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Wednesday, June 15, 2016

Call and Response Among the Peonies (Tang Spirit Newsletter # 1001

Call and response is a fundamental form or archetype of music that is found all over the world. It is composed as a back and forth exchange between distinct phrases or voices, most often played or sung by different musicians sometimes on different instruments.  It's an integral part of various musical traditions, including classical ragas of the Indian subcontinent, as well as the musical and social rituals practiced throughout Sub-Saharan Africa.  From Africa, call and response found its way via the slave trade into the American musical repertoire where it came to play a prominent role in many genres; from the original field chants it spread into Gospel and then from there found more contemporary form in blues, folk, rap and afro-cuban jazz. 

Call and response is also a form of prosody found in different poetic traditions around the world.  The most prominent example I’m aware of is Renga, which is a Japanese poetic form of linked verse, which is composed as call and response between two or more different authors.  It's somewhat ironic that Renga eventually evolved into Haiku, familiar to us today as the most abbreviated form of verse.  But Haiku originally started out as the jumping off point for a much more extended poetic form, which sometimes ran on for scores of verses.  Each Haiku served as a call, and the response was a call back in turn, giving rise to another go round.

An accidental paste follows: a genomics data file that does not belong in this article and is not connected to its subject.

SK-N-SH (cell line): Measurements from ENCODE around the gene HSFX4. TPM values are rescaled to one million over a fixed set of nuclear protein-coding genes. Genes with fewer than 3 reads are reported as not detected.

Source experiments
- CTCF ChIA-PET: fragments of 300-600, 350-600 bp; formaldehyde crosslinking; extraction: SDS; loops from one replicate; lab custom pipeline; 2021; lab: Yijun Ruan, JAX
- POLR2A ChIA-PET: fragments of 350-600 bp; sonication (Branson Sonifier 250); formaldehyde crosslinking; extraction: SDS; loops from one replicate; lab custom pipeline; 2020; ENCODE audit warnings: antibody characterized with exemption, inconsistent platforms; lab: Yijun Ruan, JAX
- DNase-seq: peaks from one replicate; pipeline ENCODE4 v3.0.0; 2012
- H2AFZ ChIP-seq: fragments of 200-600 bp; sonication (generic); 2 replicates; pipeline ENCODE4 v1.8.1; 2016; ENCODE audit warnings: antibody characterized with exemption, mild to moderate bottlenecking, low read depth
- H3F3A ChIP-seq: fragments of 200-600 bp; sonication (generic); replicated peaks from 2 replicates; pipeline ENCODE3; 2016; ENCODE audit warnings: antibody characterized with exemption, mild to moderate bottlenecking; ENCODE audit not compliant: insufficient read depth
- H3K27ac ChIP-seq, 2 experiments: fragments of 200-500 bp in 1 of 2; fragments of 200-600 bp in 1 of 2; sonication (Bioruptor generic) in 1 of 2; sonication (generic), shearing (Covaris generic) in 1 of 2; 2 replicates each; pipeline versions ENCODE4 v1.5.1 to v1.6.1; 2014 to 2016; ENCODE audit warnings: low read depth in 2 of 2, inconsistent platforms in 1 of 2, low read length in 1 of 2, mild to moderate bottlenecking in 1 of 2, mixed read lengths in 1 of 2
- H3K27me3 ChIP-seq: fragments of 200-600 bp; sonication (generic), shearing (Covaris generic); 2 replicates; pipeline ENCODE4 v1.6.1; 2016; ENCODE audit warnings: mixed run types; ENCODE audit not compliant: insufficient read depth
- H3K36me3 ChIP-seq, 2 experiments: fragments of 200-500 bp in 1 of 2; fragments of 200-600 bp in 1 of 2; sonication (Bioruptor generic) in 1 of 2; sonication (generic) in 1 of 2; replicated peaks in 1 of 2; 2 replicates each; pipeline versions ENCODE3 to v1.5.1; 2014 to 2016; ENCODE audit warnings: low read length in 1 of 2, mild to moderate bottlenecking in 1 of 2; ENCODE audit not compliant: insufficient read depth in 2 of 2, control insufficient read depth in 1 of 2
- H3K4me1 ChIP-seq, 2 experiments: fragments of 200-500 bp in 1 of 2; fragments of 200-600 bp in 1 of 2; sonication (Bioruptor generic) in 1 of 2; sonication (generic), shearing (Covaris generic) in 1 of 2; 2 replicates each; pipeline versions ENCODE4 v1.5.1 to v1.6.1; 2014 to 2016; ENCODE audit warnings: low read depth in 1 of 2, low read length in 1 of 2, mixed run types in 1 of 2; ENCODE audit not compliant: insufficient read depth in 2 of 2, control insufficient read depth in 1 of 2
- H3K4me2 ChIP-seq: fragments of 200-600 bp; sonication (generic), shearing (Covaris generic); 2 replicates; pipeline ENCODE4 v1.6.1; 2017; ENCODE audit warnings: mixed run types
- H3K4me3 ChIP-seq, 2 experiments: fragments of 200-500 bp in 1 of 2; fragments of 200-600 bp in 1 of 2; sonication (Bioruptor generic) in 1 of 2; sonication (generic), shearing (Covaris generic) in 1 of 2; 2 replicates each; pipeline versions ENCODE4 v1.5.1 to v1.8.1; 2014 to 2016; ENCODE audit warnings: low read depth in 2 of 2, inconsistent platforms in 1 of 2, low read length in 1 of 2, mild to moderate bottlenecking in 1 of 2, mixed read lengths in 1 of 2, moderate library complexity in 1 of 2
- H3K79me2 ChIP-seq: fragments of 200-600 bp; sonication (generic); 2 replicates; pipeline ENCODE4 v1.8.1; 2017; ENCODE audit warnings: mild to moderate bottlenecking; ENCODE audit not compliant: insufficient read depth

Although it's been many years since I've dabbled in literary theory, I think it's possible to read Harold Bloom's Anxiety of Influence as a theory of poetry essentially based on a prosody of call and response.  Of course, Bloom's theory works in an inter-temporal fashion, from one generation to the next, down through the canon of great English and American poets.  A strong poet responds to the call of a prior poet by trying to supervene or obliterate it, which poses a stark contrast to the cooperative spirit found in Renga and other traditions.